When Andy Kaufman succumbed to lung cancer at 35 in 1984, rumors swirled that the erratic comedian faked his own death. But as the years went on, fans began to accept that the iconic funnyman had truly passed on.
However, in his new tell-all Andy Kaufman: The Truth, Finally, Kaufman’s best friend and writing partner Bob Zmuda reveals that the Taxi actor plotted to fake his death and reappear 30 years later.
“Everyone knows I’m always pulling pranks. They’d expect me to disappear for a year or two, maybe even three of four,” Kaufman allegedly confided in Zmuda. “But if I’m gone for say, twenty to thirty years, they’ll really believe I died.”
Zmuda adds that Kaufman didn’t reveal his wacky plan to anyone else, including his girlfriend Lynne Margulies (who co-authored Zmuda’s new book).
“It’s the best idea I’ve ever had. There’s nothing else I can ever do to top it. How do I not go for it? Bob, I’ve thought about this for two to three years. Now there’s no turning back. I’m gonna die,” Zmuda claims Kaufman said.
So how did the young comic fake his own death? Zmuda says he has a theory based on many conversations they shared.
Kaufman, he claims, found a body double in an actual cancer patient who looked just like him, including his eye color. He began imitating the man’s changing body, down to his rapid weight loss and graying skin color.
“Now that the match up was close enough to fool the average person, and the body double’s days were quickly drawing to a close, this is when Andy went to the Philippines for “psychic surgery” as part of the plan to convince the American public that he was really dying,” Zmuda continues. “When Andy got word that the body double only had a short time to live, he flew back to the States and eventually checked himself into Cedars-Sinai Hospital, all the time monitoring the body double, who was coming closer to the end at some undisclosed location. The second accomplice would be used to stay in communication with Andy and transport the near-death body double to the hospital at just the right time.”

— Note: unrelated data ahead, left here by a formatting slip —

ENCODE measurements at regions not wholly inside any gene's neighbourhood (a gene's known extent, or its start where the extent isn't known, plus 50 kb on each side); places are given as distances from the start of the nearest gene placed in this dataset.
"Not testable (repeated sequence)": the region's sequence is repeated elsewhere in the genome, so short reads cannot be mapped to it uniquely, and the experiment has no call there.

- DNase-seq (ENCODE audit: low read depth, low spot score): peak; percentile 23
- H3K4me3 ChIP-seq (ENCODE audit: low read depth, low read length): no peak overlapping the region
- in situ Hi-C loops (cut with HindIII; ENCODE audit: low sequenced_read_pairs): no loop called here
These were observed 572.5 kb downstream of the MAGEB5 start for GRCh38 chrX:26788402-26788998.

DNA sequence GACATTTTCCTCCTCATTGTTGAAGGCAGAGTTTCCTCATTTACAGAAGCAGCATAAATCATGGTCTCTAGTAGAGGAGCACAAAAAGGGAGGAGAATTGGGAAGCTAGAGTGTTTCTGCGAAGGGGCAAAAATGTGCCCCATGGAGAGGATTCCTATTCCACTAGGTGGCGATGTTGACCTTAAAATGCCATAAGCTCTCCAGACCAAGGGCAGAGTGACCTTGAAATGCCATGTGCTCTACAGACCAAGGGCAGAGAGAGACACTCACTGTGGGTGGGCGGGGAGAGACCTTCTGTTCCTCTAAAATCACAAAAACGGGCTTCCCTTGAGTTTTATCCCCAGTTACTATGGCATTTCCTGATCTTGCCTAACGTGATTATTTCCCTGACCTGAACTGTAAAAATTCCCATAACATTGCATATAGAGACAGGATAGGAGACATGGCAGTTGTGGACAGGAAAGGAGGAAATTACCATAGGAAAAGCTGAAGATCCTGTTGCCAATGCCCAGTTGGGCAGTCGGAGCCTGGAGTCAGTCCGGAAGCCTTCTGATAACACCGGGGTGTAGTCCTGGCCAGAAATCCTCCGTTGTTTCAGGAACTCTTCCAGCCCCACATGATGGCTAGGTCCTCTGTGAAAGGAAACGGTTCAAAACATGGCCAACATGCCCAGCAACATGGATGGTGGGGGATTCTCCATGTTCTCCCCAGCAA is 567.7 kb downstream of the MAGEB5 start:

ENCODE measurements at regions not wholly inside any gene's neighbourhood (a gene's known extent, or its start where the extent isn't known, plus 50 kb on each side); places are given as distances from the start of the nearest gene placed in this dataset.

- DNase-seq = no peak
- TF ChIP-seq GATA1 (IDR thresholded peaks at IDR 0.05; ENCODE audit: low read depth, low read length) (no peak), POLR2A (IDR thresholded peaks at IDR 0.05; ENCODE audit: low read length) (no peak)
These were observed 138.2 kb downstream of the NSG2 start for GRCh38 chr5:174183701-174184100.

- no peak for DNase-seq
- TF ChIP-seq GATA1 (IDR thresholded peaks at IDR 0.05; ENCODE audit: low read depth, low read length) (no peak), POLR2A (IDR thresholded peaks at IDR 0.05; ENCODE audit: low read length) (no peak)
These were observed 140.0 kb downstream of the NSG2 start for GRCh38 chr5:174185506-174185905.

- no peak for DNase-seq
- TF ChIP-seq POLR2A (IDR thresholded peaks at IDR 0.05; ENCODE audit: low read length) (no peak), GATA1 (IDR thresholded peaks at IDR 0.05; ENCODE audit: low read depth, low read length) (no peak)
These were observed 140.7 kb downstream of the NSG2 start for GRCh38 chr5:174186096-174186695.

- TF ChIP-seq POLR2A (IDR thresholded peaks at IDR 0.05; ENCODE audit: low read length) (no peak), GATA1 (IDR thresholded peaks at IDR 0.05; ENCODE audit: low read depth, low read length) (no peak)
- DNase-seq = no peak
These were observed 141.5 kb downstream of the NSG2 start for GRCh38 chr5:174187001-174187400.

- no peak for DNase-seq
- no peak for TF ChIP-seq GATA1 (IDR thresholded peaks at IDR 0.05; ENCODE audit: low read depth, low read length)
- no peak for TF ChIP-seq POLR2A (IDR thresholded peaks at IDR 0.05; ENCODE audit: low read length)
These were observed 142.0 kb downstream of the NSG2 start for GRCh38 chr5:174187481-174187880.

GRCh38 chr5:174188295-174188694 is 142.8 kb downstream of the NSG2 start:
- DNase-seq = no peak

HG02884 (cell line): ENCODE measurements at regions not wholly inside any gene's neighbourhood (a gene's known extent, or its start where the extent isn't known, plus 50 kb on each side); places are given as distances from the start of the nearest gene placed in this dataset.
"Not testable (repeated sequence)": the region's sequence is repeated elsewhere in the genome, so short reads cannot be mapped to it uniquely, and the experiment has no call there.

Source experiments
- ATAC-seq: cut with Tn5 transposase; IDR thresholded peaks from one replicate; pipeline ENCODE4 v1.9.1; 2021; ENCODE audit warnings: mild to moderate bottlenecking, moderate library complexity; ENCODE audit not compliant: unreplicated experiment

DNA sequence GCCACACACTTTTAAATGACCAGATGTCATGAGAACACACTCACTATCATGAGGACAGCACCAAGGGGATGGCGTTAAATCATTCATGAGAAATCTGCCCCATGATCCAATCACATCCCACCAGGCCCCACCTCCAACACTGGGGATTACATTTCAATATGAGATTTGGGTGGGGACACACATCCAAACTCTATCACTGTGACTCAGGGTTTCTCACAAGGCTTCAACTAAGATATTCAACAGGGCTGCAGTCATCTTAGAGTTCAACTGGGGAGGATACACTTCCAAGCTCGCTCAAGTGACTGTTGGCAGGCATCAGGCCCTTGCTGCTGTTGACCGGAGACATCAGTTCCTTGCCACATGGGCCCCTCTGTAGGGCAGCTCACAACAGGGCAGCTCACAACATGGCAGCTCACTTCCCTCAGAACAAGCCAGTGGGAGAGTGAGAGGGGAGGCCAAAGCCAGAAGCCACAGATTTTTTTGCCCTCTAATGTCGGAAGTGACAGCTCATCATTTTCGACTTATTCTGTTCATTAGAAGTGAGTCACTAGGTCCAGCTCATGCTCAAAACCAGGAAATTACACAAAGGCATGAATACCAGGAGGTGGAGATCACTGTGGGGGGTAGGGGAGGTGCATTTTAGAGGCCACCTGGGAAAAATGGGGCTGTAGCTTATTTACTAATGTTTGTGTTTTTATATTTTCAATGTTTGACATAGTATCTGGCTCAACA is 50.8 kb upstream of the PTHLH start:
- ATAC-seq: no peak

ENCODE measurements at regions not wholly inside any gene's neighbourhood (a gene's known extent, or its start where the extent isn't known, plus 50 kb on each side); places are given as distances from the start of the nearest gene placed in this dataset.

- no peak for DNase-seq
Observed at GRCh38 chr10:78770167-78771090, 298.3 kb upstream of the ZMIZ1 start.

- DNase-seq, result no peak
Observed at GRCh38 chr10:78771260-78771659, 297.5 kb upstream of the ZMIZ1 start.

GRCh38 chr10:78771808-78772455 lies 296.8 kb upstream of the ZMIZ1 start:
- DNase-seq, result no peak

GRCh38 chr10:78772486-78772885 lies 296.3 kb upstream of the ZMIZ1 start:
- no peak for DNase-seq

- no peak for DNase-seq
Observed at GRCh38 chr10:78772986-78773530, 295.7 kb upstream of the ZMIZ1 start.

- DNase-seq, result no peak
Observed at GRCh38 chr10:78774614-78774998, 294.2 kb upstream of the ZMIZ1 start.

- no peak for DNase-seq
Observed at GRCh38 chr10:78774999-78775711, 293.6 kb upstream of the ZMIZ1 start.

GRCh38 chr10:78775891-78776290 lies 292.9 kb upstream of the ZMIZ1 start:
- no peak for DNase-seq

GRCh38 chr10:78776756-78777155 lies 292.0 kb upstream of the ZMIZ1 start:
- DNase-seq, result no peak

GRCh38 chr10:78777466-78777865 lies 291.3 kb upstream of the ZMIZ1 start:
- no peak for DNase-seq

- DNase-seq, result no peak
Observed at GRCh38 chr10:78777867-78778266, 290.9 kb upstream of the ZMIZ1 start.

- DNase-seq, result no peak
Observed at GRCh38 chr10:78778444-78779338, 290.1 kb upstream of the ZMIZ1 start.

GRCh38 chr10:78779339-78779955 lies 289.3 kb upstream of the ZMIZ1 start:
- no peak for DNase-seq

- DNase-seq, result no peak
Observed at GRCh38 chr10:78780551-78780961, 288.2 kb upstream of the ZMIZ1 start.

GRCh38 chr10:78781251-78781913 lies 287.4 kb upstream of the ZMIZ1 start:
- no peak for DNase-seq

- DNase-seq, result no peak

Zmuda suggests that the accomplice switched the dying man in for Andy at a moment when friends and relatives were out of the room. Andy then was wheeled away unnoticed in the massive medical center, never heard from again.
Though it sounds implausible, Zmuda insists the plan would be much easier to execute than one would initially think.
“It is estimated that over 6,000 people fake their deaths annually, over 400 in the U.S. alone. Like any great illusion, the trick is simpler than one can imagine,” he argues.
Though Margulies believes her former boyfriend actually did die in 1984, she does have her own secret to reveal in the book. Kaufman, she claims, was bisexual.
After Kaufman disappeared for hours multiple times in San Francisco’s Castro district, “I finally just point-blank asked him if he was gay,” Margulies recalls. “He looked at me for a long time as he was formulating his answer, probably trying to decide if he wanted to tell me. He finally lowered his head and said in a small voice, ‘Yeah.’”
Zmuda claims he was the only other person to whom Kaufman told his secret.
Margulies says she promised she wouldn’t tell anyone until both of his parents passed away. After Kaufman’s father died at 90 in 2013, she felt free to share the truth.
Margulies also reveals that a gay friend in San Francisco told her that “everyone knew” Kaufman actually died of AIDS.
“They saw him in the Castro district constantly,” she writes.
“It’s time for all the skeletons to come out of the closet,” Zmuda concludes.
Do you believe that Andy is still alive? Sound off in the comments.